Home health care must also be intermittent care. That is, it consists of fewer than seven days a week, or daily care for less than 8 hours each day for up to 21 days. Otherwise, a skilled nursing facility would most likely be recommended for a more intense regimen of care.
The patient must be homebound, which means she cannot leave her home without great difficulty and requires help, such as a wheelchair, walker, crutches, or specialized transportation. It doesn’t mean she can never leave her home for important things, like family events, hairdressing appointments, some doctors’ appointments, but getting regular health services outside the house would be an undue burden.
People are living longer. Tremendous advances in technology have enabled seniors to stay out of expensive skilled nursing care. Nowadays, patients may receive very sophisticated treatment at home and do not need to be institutionalized, keeping the cost of treatment lower. It is an important and essential service that Medicare covers.
What Are Skilled Nursing Facilities?
All of us have strong memories of visiting the “old folks’ home.” Whether grandparents, relatives, or friends, we recall the smells, linoleum, long hallways, and institutional dormitory rooms. “Old folks’ homes” or nursing homes fall under the category of Skilled Nursing Facilities (SNF). Medicare covers skilled nursing facilities within limits.
Patients go to the SNF after surgeries to recover, from illnesses to heal, and from injuries to recover and strengthen. Skilled Nursing Facilities are for temporary treatment, not long term residential care or custodial care, like memory care. Other facilities, like senior living communities, assisted living, or senior care centers describe other types of facilities that assist seniors.
A skilled nursing facility provides highly skilled professionals, such as occupational therapists, physical therapists, registered nurses, speech therapists. The advantage of an SNF is these professions are available 24 hours a day for the patients. The level of care is very high but short term.
Post-Acute & Skill Rehab Services
Skilled Nursing Facilities are institutions that provide post-acute skilled nursing care and rehabilitation services. People sometimes confuse skilled nursing care with nursing home care because most of the time skill nursing usually takes place in a nursing home location. Medicare, however, doesn’t pay for “nursing home care”.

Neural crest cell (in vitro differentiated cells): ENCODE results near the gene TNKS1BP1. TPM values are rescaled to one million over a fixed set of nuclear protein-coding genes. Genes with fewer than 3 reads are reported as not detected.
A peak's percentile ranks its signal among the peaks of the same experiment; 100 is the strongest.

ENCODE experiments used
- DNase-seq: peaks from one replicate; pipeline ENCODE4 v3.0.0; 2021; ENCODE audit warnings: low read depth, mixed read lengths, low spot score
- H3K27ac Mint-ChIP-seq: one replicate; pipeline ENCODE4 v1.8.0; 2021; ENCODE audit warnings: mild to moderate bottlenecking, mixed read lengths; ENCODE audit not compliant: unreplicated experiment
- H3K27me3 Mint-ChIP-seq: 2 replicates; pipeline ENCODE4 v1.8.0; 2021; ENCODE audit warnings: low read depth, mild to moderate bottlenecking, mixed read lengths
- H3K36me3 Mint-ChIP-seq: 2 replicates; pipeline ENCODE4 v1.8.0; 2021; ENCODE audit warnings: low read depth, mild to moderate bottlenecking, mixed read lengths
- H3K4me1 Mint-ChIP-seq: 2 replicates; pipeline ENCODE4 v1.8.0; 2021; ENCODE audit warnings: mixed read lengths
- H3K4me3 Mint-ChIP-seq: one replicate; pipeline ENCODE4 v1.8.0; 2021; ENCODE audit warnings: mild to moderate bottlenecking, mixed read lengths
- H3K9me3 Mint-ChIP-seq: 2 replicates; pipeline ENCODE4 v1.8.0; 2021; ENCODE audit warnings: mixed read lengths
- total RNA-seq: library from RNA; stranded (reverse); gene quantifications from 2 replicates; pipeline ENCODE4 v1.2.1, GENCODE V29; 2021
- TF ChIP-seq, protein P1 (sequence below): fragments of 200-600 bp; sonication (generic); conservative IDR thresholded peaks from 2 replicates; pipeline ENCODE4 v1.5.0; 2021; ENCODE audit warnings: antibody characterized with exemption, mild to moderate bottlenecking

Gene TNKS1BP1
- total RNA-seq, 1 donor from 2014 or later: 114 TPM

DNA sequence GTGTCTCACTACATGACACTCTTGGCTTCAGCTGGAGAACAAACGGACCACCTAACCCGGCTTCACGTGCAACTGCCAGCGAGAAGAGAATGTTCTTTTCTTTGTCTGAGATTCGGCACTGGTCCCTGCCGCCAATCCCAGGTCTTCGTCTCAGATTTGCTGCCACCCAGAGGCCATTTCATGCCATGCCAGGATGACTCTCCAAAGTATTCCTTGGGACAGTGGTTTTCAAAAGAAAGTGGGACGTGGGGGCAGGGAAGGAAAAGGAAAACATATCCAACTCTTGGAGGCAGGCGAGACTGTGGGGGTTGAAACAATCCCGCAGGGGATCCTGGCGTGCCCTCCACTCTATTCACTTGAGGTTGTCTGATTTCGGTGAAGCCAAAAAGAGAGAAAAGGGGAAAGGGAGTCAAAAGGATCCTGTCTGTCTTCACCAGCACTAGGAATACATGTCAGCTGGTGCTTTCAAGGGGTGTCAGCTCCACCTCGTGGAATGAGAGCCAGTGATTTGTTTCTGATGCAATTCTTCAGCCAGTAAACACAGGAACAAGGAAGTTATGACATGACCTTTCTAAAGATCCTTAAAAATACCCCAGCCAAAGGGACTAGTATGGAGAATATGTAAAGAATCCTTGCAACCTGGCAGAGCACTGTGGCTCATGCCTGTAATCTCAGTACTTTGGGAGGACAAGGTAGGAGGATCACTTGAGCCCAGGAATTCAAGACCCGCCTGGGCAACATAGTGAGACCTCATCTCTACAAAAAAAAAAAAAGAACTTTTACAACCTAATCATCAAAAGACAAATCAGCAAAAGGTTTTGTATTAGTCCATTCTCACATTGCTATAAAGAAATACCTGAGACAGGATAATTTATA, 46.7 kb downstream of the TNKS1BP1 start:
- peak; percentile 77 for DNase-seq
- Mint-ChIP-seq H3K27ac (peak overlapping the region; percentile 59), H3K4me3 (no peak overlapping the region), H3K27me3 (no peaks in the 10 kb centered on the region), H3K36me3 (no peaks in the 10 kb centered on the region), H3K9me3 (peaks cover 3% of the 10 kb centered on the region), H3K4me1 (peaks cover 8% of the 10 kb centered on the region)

Medicare covers skilled nursing facilities within specific parameters. Nursing home care is for individuals who have reached a point in life when they can no longer perform activities of daily living. This is referred to as custodial care. In other words, they cannot bath, feed, and dress themselves. Medicare will not pay for those services to be provided exclusively.
Skilled Nursing is for after surgery or acute illness, for example, hip surgery for a fractured hip or a stroke. A skilled nursing facility admits patients for a short period of time after being in the hospital to aid in their healing and/or rehabilitation. Hospitals are incredibly expensive, and a skilled nursing facility can provide the necessary treatment at a lower cost.
Medicare Criteria For Skilled Nursing Facilities
The tricky part about skilled nursing facilities is admittance. A skilled nursing facility requires patients to meet certain essential criteria for admittance and for Medicare to pay. This is the complex checklist:
- The patient must be admitted to a hospital as an “inpatient” for at least three consecutive days, not including the day of dismissal. She can’t be in the hospital for “observation” for it to count for Medicare to pay.
- Medicare mandates patient admittance to the skilled nursing facility within 30 days of discharge from the hospital. If problems arise later—past 30 days—the patient cannot go to the skilled nursing facility and have Medicare pay for it.
- Only a skilled nursing facility can provide the type of care necessary for the patient’s recovery. A skilled nursing facility would provide intense physical therapy for a hip injury or occupational therapy after a stroke. Going to the physical therapist’s office a couple of times a week would not be sufficient in those cases.
- A doctor, or appropriate medical professional, must certify that skilled nursing care is required for recovery.
- The patient must be treated for the same condition for which she was in the hospital.
There are nuances and exceptions to some of these rules. The list gives you a good idea about how skilled nursing fits into your Medicare health insurance. The Omaha, NE area has many quality Medicare certified facilities, and You can find them on the Medicare.gov website.